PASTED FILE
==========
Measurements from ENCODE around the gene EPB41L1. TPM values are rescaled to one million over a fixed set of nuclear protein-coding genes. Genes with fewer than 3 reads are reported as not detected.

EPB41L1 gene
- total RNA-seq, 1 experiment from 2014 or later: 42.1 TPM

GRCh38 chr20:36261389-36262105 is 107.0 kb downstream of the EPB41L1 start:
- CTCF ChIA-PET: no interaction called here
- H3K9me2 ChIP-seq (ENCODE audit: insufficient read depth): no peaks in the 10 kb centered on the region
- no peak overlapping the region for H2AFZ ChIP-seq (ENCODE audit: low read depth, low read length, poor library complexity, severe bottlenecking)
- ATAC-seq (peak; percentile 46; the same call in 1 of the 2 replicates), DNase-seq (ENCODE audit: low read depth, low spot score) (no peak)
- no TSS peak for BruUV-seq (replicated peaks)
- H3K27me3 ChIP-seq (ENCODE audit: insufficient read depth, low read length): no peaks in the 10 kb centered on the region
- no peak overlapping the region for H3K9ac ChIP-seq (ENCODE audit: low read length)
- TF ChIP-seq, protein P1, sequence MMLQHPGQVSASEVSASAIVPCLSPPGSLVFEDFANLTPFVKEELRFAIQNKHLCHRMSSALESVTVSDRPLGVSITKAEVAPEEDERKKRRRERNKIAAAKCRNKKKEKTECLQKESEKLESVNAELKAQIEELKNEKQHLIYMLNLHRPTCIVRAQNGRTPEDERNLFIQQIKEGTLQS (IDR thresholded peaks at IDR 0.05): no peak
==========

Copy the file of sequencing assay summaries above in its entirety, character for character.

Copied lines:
Measurements from ENCODE around the gene EPB41L1. TPM values are rescaled to one million over a fixed set of nuclear protein-coding genes. Genes with fewer than 3 reads are reported as not detected.

EPB41L1 gene
- total RNA-seq, 1 experiment from 2014 or later: 42.1 TPM

GRCh38 chr20:36261389-36262105 is 107.0 kb downstream of the EPB41L1 start:
- CTCF ChIA-PET: no interaction called here
- H3K9me2 ChIP-seq (ENCODE audit: insufficient read depth): no peaks in the 10 kb centered on the region
- no peak overlapping the region for H2AFZ ChIP-seq (ENCODE audit: low read depth, low read length, poor library complexity, severe bottlenecking)
- ATAC-seq (peak; percentile 46; the same call in 1 of the 2 replicates), DNase-seq (ENCODE audit: low read depth, low spot score) (no peak)
- no TSS peak for BruUV-seq (replicated peaks)
- H3K27me3 ChIP-seq (ENCODE audit: insufficient read depth, low read length): no peaks in the 10 kb centered on the region
- no peak overlapping the region for H3K9ac ChIP-seq (ENCODE audit: low read length)
- TF ChIP-seq, protein P1, sequence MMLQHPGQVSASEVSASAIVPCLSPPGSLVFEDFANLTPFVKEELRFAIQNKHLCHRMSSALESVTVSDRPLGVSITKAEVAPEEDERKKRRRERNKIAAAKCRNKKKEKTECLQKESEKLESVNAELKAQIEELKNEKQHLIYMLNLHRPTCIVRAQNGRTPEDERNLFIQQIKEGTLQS (IDR thresholded peaks at IDR 0.05): no peak